Which makes me wonder. I wasn't looking at Grandma when I was supposedly dowsing- so no visual clues. I didn't know where the pipe was- no prior knowledge. Grandma knew because they'd needed the pipe fixed ten years ago. And she isn't my grandmother, and the house isn't a place I've spent a lot of time in. No clues from the lay of the land- it's a flat piece of lawn. Unless you consider that the pipes commonly lead from the water main under the street to the front of the house, which leaves a 25 foot stretch in front of the house where I could have supposed it to be, and a less than 1 foot area where the sticks crossed. Maybe a 10-15 foot stretch if you consider that the pipe would possibly connect to the house closer to the side with the kitchen and laundry room, where the water usage is greater. But I can't speak for my subconscious and what it was doing that day.


    3) Is this something that happens in your part of the world?


    Less commonly. These days you hire a 'drilling company' when you want a well dug for a cottage or home, not a 'well drilling company'. They don't guarantee you will have water. They just dig where you tell them to, or where the contractor recommends, or you hire a dowser to tell you where to put the well.

  7. #17
    Oberon
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    Quote Originally Posted by athenian200 View Post
    What evidence do you have that it isn't staged, that it isn't a parlor trick or simple coincidence? I don't mean to be a critic, but just taking something like that on faith is more than I can handle.
    When I was a teenager I tried this, using a green Y-shaped stick cut from a shrub or small tree. It's real, and it works. I used it to locate drilling spots for a couple of wells my father put in on rental properties.

    I went at it without indulging in any cultish mumbo-jumbo. I held the stick by the arms of the Y with the stem pointed upward, and walked a criss-cross pattern in the field. The guys who do it say it helps if you think about water while you're doing it, so I thought about water. I'd just read it out of a book.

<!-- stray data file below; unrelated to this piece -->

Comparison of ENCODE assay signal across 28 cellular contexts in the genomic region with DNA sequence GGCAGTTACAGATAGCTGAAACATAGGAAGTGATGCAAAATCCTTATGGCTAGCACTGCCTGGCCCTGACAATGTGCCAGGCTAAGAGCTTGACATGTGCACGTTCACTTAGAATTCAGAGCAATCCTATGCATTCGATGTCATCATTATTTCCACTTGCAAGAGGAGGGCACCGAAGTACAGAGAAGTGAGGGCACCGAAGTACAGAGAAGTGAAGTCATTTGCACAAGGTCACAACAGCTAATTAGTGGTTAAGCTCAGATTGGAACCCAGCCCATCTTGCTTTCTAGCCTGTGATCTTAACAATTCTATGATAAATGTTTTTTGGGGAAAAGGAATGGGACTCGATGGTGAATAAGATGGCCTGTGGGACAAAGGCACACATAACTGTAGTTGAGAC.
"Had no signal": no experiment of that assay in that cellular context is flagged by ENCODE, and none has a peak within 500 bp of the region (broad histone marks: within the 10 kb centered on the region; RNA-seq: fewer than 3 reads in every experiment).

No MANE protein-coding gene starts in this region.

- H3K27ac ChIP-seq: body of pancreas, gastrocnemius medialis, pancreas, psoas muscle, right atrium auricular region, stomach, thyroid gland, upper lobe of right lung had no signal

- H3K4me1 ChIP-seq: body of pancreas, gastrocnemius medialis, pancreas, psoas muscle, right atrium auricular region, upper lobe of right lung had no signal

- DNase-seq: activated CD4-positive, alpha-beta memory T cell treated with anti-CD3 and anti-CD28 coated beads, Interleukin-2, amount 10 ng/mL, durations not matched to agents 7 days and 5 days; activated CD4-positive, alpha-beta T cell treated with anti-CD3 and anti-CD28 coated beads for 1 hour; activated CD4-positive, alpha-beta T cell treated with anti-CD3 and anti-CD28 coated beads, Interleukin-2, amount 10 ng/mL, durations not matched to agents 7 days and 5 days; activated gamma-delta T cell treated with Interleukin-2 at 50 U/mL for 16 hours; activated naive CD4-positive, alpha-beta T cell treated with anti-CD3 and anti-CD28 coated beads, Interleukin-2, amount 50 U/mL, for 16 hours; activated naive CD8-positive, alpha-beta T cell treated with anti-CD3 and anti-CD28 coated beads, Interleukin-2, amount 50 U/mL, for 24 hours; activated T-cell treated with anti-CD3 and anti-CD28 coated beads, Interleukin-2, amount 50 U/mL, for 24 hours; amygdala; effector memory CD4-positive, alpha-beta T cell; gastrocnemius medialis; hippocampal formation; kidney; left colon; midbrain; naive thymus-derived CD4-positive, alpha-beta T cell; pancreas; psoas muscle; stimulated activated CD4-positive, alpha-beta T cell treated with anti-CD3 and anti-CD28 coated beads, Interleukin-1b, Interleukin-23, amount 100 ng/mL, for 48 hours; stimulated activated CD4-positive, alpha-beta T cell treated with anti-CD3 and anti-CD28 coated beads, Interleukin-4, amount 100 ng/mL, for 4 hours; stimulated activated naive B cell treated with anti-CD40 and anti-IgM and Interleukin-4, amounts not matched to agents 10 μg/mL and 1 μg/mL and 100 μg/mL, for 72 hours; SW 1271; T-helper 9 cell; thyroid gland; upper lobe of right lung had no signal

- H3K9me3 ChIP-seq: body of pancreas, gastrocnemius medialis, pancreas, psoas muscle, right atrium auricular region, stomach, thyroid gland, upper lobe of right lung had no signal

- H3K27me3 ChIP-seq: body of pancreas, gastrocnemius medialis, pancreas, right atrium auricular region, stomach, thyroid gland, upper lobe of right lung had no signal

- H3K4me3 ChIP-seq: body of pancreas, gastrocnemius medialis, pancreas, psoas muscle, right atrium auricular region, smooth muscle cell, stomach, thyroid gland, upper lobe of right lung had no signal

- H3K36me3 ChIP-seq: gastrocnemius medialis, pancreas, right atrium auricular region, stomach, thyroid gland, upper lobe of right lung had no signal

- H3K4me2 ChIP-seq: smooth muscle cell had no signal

At one point during my little walk--sproing!--the stick flipped around and pointed downward.

    "Huh," I thought, backed up a few steps, and tried it again. The stick sproinged again at the same spot. So I took a few steps forward, turned around, and came back toward the place from another direction. The stick sproinged again, at the same spot.

    There were a couple of other places on the property that generated a reaction, but none as strong as this first one, so I stuck a flag in the ground and that's where the driller drilled his well. It turned out to be a good well, but water's not scarce in that area so that really proves nothing.

    I can tell you for certain, however, that some phenomenon causes the stick to move. I am certain that it is a natural phenomenon--magnetic field fluctuations?--for which the human body acts as a sort of antenna. The notion that there's anything spiritual about it is, I believe, simply poppycock.

  8. #18
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    Quote Originally Posted by oberon View Post
    I can tell you for certain, however, that some phenomenon causes the stick to move. I am certain that it is a natural phenomenon--magnetic field fluctuations?--for which the human body acts as a sort of antenna. The notion that there's anything spiritual about it is, I believe, simply poppycock.
    It would have to be something odder than that, otherwise you could just use a compass to find the water, or use a good bar magnet moving around to cause sticks to move. (It might be useful to bring something for those types of measurements to work out why this would be happening, assuming the story is real.)

  9. #19
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    Quote Originally Posted by AllAboutSoul View Post
    Our well driller did it before he drilled our well. It was very common here, though not done as much anymore since the older people are leaving us.

    I never had much luck with it the one time I tried it, but it did seem to work for my husband and my son.
    I'm tempted to say my parent's well was located by divining (also called "dowsing", I think).

    Pretty' f'n wild, IMO. Hopefully Mythbusters will do an episode on it some day.
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  10. #20
    Senior Member ptgatsby's Avatar
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    This was one of my first introductions to the scientific method and all of the biases it needs to fight through. And it was in Australia that I read about the new challenges that were being brought to challenge myths, which I believe this falls into.

    A quick google turned up what I remember reading about - Australian Skeptics Divining Test